123. The CAA's previous airport price control reviews have been criticised in some quarters for being lengthy and cumbersome, and for failing to understand and address the issues of concern to airports and airlines. We accept the CAA's argument that its flexibility is somewhat constrained by the framework within which it must conduct its economic regulation of airports. We therefore believe that the Government should review the whole process of price control.


124. David Starkie of Case Associates, a firm of competition and regulatory economists, argued that there were anomalies in the selection of designated airports. For instance, he questioned why BAA's Scottish airports had not been designated, despite enjoying similar regional dominance to BAA's London airports. He told us that it was debatable whether designation was still the best way of dealing with dominant airports or whether airports could instead be subject to normal competition law, with its focus on the abuse of dominant position. He said that any benefits of retaining designation had to be balanced against the significant costs involved in price regulation, and he highlighted the example of Australia, where price caps were removed in 2002 despite the absence of directly competing airports.[185]

125. Mr Starkie suggested that, as an alternative to the total removal of designation, Manchester and Stansted alone could be de-designated. In the case of Manchester he argued that Liverpool was a "ferocious competitor" and he highlighted the drive within Manchester Airport to reduce its operating costs independently of any regulatory pressure.[186] He further argued that the ownership of Manchester by local authorities made it a special case, with local governments normally being expected to act in the public interest. In relation to both Manchester and Stansted he said that the threat of future designation could provide the incentive to control behaviour, and he pointed out that BAA already capped its Scottish airports on a voluntary basis.[187]

126. Dr Bush told us that, in determining whether or not to designate an airport, the Secretary of State needed to consider whether the absence of economic regulation would allow the airport to raise its charges to airlines. He argued that in the instance of Heathrow this was probably the case, because Heathrow was a natural monopoly. Similarly, he suggested that it may be true for certain elements of Gatwick, but conceded that it might be less true "for some elements of Stansted and Manchester."[188] He said that the CAA was conducting market analyses to determine the level of competition for each of the four designated airports, and that it would enter into discussions with the Government if it thought it was appropriate to de-designate any of them. He noted that ultimately, however, it was for the Government to determine which airports were designated.[189]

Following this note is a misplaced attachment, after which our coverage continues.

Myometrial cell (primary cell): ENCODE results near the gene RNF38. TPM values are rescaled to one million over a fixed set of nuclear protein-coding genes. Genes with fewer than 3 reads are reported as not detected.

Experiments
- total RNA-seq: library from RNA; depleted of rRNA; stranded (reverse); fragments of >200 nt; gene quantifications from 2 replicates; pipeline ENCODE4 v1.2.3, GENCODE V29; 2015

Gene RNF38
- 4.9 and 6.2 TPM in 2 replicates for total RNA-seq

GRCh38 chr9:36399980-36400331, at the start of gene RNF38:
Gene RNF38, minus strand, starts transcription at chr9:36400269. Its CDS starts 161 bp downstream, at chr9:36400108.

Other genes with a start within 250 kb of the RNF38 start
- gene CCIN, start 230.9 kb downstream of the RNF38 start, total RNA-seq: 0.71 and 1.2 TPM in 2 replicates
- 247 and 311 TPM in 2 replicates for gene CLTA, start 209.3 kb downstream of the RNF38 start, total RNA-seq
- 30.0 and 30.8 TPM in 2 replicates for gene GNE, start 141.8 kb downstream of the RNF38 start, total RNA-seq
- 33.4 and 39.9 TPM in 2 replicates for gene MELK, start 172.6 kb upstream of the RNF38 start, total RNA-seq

127. The Minister said the Government had no objection to de-designation in principle. She said that criteria—including profitability and the extent of monopoly power—had been set out ten years previously for determining whether there was a case for lifting the designation of an airport, and that it was for the airports concerned to advance arguments for de-designation against these criteria. She told us that the Government would need to be assured that a model for competition existed and that re-designation would not be required a few years down the line.[190]

128. We recommend that the Government review the continuing need for the designation of airports subject to economic regulation by the CAA as a matter of principle, and that it publish an assessment of the relative merits of this approach compared to the use of standard competition legislation to regulate the abuse of dominant position by airports. The Government should consider de-designating Manchester and Stansted as a first step. This review should be informed by experiences in other countries, such as Australia, where price controls were removed in 2002. If the Government decides to retain the principle of designation, we recommend that it further consider whether designation is best conducted by the Secretary of State, or whether the flexibility of the CAA would be improved if it were allowed to designate which airports should be subject to price controls.